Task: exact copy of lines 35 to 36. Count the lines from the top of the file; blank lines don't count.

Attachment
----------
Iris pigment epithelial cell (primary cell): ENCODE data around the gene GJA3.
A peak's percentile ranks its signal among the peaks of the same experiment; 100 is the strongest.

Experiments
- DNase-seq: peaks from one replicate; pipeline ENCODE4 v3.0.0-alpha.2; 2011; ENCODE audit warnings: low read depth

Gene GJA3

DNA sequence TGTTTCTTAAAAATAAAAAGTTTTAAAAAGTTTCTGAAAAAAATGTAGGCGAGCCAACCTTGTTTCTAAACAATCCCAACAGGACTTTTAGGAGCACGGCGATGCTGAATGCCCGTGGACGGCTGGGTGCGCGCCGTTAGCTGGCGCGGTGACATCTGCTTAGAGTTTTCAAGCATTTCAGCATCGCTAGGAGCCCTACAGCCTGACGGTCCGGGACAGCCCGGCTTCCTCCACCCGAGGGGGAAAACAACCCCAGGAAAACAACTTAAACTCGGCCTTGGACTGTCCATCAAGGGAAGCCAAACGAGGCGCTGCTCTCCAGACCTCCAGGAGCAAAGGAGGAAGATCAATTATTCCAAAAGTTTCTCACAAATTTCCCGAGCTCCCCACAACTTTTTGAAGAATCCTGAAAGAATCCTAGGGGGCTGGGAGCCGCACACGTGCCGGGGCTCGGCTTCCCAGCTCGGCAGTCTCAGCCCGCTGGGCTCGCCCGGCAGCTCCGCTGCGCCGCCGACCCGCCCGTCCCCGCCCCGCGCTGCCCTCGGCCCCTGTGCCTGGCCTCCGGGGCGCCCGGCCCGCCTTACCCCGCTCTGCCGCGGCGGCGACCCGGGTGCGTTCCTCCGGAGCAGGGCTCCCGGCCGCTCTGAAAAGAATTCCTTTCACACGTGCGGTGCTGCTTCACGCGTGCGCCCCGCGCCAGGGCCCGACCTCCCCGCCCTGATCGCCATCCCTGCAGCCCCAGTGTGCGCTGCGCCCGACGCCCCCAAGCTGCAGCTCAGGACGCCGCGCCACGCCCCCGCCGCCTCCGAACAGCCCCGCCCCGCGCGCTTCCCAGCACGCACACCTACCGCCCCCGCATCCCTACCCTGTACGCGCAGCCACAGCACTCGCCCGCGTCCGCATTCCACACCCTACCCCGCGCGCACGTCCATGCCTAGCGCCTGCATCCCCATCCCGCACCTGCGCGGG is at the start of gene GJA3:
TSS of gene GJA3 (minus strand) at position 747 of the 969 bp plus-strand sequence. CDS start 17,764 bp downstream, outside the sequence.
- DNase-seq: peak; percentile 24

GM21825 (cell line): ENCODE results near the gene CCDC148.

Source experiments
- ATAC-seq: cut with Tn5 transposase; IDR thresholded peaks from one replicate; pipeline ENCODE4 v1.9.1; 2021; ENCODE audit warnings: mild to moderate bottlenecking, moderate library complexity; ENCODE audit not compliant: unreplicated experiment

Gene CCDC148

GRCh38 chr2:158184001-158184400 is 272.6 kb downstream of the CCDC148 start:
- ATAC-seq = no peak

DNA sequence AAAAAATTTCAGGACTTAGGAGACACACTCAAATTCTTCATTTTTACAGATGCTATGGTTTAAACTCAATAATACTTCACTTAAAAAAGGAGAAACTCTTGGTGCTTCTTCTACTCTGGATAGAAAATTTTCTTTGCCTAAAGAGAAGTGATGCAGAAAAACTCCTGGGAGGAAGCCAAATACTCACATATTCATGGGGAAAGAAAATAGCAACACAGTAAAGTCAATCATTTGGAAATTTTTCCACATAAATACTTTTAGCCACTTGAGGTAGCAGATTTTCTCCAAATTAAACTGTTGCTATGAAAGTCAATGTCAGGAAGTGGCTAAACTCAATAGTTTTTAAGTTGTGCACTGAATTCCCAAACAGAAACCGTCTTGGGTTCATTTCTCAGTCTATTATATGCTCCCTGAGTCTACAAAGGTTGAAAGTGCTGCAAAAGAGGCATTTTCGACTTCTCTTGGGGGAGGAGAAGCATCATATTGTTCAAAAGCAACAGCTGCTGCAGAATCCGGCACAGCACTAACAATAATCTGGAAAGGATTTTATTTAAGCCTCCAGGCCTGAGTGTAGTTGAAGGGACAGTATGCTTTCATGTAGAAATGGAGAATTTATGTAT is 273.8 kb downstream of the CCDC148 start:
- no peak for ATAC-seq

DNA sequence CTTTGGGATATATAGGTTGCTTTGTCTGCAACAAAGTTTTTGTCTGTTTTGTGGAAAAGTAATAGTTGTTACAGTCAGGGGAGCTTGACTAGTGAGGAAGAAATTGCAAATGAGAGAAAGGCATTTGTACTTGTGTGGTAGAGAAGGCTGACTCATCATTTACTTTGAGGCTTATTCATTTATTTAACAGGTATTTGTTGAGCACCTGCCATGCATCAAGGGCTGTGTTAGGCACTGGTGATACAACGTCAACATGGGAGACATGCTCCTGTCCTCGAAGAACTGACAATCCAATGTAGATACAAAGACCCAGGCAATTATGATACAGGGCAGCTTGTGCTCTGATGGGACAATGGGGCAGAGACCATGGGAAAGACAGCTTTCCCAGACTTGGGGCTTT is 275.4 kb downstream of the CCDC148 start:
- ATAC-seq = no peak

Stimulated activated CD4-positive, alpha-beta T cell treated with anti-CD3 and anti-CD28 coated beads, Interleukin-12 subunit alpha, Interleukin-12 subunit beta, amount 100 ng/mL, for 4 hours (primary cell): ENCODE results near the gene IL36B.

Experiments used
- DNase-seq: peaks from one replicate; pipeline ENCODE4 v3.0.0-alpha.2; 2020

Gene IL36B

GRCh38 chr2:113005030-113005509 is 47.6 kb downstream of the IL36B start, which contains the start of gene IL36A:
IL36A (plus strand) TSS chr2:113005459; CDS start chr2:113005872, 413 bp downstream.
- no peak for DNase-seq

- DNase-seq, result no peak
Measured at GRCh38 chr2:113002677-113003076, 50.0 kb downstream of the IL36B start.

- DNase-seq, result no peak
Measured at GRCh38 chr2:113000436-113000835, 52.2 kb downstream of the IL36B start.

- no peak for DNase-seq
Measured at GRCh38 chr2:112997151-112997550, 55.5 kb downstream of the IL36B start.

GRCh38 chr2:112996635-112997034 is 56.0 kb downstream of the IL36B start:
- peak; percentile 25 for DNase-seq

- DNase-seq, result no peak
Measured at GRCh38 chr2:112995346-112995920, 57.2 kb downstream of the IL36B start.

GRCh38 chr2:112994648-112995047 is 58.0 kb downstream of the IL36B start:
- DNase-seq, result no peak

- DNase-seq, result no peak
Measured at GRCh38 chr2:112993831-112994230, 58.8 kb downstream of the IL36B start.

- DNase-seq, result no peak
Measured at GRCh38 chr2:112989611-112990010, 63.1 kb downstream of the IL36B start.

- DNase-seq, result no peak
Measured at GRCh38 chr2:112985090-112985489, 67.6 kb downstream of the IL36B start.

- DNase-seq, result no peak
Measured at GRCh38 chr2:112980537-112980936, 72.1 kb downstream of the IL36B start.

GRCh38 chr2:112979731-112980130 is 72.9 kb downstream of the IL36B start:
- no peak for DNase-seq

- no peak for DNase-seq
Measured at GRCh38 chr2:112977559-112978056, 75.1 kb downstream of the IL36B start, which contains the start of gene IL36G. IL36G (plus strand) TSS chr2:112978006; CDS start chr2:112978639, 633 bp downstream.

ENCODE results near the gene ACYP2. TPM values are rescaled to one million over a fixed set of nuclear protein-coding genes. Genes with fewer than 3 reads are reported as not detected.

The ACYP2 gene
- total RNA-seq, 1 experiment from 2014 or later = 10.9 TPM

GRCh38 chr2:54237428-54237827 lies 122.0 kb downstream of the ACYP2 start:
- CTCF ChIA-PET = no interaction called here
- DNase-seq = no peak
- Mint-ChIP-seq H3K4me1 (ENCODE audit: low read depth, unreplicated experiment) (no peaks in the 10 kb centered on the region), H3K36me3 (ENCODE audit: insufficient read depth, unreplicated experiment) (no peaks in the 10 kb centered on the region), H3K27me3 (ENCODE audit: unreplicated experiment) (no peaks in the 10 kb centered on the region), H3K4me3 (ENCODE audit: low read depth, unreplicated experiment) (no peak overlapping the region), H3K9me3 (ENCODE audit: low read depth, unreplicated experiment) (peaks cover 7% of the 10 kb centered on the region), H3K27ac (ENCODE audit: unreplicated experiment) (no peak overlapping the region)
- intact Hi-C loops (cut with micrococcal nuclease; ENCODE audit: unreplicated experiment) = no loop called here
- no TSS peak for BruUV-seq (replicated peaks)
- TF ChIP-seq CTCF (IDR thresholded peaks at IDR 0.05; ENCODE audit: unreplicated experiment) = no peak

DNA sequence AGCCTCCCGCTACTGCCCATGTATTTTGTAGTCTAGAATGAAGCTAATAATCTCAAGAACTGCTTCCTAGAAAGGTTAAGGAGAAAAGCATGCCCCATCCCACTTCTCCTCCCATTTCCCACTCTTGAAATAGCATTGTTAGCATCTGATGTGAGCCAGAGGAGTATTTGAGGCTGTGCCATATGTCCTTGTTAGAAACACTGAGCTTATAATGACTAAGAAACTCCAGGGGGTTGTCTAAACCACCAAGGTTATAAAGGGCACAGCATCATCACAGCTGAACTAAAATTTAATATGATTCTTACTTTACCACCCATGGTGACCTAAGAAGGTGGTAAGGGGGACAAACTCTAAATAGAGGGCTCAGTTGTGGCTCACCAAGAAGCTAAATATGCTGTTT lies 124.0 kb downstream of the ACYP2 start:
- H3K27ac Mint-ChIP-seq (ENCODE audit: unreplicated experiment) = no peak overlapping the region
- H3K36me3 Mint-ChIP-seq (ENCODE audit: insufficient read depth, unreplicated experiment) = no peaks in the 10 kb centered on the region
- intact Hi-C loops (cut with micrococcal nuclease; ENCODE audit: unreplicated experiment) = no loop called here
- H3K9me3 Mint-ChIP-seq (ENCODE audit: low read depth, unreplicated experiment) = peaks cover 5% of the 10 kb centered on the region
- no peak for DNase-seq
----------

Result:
Measured at GRCh38 chr2:112995346-112995920, 57.2 kb downstream of the IL36B start.

GRCh38 chr2:112994648-112995047 is 58.0 kb downstream of the IL36B start: